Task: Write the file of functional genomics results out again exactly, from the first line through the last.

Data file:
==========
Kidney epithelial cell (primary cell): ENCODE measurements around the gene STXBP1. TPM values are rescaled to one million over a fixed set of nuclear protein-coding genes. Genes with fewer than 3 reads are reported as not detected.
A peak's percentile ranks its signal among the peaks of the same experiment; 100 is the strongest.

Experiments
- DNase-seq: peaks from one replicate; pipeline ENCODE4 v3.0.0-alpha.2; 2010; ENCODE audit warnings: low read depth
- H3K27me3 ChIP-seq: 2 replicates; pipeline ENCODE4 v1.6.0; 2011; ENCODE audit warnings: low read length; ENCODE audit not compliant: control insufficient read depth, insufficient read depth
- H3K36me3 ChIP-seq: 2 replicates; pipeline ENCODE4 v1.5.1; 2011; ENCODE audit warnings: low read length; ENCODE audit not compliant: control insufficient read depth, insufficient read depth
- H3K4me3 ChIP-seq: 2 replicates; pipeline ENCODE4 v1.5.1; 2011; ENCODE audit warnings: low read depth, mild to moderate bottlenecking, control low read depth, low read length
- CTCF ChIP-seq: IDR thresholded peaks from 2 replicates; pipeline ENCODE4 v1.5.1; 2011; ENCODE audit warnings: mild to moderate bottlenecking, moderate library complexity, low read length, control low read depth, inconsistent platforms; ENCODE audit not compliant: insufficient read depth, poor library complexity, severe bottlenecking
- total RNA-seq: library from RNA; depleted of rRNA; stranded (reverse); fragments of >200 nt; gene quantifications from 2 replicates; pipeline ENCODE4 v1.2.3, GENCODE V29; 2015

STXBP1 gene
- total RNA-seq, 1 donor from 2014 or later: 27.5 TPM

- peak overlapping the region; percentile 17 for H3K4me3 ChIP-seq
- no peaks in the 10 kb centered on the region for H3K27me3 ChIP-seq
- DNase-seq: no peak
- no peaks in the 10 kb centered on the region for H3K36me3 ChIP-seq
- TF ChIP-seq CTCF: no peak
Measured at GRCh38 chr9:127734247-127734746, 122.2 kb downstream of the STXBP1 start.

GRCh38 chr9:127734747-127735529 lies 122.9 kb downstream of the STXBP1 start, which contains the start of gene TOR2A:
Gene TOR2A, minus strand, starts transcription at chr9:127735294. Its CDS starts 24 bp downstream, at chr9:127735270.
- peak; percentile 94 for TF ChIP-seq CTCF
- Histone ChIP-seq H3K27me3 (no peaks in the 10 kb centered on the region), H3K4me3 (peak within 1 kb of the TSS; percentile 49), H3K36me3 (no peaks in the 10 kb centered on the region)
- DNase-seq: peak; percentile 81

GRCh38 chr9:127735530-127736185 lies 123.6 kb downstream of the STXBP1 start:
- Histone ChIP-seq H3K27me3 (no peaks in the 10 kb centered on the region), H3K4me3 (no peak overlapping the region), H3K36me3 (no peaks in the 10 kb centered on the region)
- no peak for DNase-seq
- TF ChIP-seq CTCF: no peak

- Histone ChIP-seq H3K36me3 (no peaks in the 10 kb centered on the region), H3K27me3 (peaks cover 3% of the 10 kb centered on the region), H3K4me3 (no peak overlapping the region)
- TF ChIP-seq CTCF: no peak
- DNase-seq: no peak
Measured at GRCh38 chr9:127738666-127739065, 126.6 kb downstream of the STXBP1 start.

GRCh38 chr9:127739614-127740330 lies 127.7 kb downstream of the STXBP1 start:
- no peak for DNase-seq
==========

Kidney epithelial cell (primary cell): ENCODE measurements around the gene STXBP1. TPM values are rescaled to one million over a fixed set of nuclear protein-coding genes. Genes with fewer than 3 reads are reported as not detected.
A peak's percentile ranks its signal among the peaks of the same experiment; 100 is the strongest.

Experiments
- DNase-seq: peaks from one replicate; pipeline ENCODE4 v3.0.0-alpha.2; 2010; ENCODE audit warnings: low read depth
- H3K27me3 ChIP-seq: 2 replicates; pipeline ENCODE4 v1.6.0; 2011; ENCODE audit warnings: low read length; ENCODE audit not compliant: control insufficient read depth, insufficient read depth
- H3K36me3 ChIP-seq: 2 replicates; pipeline ENCODE4 v1.5.1; 2011; ENCODE audit warnings: low read length; ENCODE audit not compliant: control insufficient read depth, insufficient read depth
- H3K4me3 ChIP-seq: 2 replicates; pipeline ENCODE4 v1.5.1; 2011; ENCODE audit warnings: low read depth, mild to moderate bottlenecking, control low read depth, low read length
- CTCF ChIP-seq: IDR thresholded peaks from 2 replicates; pipeline ENCODE4 v1.5.1; 2011; ENCODE audit warnings: mild to moderate bottlenecking, moderate library complexity, low read length, control low read depth, inconsistent platforms; ENCODE audit not compliant: insufficient read depth, poor library complexity, severe bottlenecking
- total RNA-seq: library from RNA; depleted of rRNA; stranded (reverse); fragments of >200 nt; gene quantifications from 2 replicates; pipeline ENCODE4 v1.2.3, GENCODE V29; 2015

STXBP1 gene
- total RNA-seq, 1 donor from 2014 or later: 27.5 TPM

- peak overlapping the region; percentile 17 for H3K4me3 ChIP-seq
- no peaks in the 10 kb centered on the region for H3K27me3 ChIP-seq
- DNase-seq: no peak
- no peaks in the 10 kb centered on the region for H3K36me3 ChIP-seq
- TF ChIP-seq CTCF: no peak
Measured at GRCh38 chr9:127734247-127734746, 122.2 kb downstream of the STXBP1 start.

GRCh38 chr9:127734747-127735529 lies 122.9 kb downstream of the STXBP1 start, which contains the start of gene TOR2A:
Gene TOR2A, minus strand, starts transcription at chr9:127735294. Its CDS starts 24 bp downstream, at chr9:127735270.
- peak; percentile 94 for TF ChIP-seq CTCF
- Histone ChIP-seq H3K27me3 (no peaks in the 10 kb centered on the region), H3K4me3 (peak within 1 kb of the TSS; percentile 49), H3K36me3 (no peaks in the 10 kb centered on the region)
- DNase-seq: peak; percentile 81

GRCh38 chr9:127735530-127736185 lies 123.6 kb downstream of the STXBP1 start:
- Histone ChIP-seq H3K27me3 (no peaks in the 10 kb centered on the region), H3K4me3 (no peak overlapping the region), H3K36me3 (no peaks in the 10 kb centered on the region)
- no peak for DNase-seq
- TF ChIP-seq CTCF: no peak

- Histone ChIP-seq H3K36me3 (no peaks in the 10 kb centered on the region), H3K27me3 (peaks cover 3% of the 10 kb centered on the region), H3K4me3 (no peak overlapping the region)
- TF ChIP-seq CTCF: no peak
- DNase-seq: no peak
Measured at GRCh38 chr9:127738666-127739065, 126.6 kb downstream of the STXBP1 start.

GRCh38 chr9:127739614-127740330 lies 127.7 kb downstream of the STXBP1 start:
- no peak for DNase-seq